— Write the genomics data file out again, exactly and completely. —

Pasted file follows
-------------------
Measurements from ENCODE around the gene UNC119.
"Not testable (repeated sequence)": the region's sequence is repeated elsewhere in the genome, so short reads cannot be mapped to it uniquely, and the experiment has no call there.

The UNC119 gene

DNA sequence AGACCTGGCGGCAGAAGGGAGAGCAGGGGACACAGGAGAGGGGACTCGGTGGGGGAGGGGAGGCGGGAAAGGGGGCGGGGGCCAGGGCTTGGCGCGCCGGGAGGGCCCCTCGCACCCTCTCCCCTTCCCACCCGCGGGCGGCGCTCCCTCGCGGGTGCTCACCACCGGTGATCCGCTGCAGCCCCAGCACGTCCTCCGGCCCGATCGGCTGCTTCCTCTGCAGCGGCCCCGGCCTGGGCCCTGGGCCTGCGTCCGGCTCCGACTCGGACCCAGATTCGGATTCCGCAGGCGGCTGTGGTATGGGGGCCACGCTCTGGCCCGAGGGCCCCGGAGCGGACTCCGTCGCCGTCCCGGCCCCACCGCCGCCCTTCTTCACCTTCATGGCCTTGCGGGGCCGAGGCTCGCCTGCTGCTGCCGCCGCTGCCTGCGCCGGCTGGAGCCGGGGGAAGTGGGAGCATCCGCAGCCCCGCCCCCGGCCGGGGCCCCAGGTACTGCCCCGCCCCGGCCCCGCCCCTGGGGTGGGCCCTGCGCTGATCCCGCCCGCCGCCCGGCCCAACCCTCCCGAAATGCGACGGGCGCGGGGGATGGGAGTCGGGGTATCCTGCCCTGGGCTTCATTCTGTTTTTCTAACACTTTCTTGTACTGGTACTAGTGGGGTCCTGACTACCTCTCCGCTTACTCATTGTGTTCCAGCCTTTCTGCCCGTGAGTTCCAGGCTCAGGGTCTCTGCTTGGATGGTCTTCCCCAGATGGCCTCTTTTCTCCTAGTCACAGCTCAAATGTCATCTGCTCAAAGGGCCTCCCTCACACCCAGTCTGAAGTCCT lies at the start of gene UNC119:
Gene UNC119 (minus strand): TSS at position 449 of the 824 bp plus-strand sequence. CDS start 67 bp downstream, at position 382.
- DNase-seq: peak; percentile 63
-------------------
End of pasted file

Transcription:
Measurements from ENCODE around the gene UNC119.
"Not testable (repeated sequence)": the region's sequence is repeated elsewhere in the genome, so short reads cannot be mapped to it uniquely, and the experiment has no call there.

The UNC119 gene

DNA sequence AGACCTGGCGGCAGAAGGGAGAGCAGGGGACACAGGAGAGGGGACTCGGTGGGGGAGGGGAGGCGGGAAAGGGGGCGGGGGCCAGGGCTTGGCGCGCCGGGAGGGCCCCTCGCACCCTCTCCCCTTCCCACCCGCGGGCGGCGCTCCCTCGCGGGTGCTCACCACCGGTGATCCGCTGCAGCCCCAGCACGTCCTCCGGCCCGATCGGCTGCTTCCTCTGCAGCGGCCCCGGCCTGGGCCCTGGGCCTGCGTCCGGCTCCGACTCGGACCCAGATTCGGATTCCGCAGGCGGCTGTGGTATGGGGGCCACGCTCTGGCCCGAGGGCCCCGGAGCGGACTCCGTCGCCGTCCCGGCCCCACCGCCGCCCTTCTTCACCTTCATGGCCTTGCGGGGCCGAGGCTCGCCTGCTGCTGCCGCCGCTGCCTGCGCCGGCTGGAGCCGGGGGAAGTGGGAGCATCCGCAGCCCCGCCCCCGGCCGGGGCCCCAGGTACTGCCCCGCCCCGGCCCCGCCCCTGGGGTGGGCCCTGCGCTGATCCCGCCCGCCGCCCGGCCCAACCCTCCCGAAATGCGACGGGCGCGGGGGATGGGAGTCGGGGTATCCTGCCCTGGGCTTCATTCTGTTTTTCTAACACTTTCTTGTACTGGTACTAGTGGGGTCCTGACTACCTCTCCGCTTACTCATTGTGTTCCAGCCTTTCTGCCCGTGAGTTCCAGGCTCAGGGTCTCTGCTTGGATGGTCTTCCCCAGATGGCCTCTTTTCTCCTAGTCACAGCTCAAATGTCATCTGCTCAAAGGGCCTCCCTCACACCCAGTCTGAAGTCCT lies at the start of gene UNC119:
Gene UNC119 (minus strand): TSS at position 449 of the 824 bp plus-strand sequence. CDS start 67 bp downstream, at position 382.
- DNase-seq: peak; percentile 63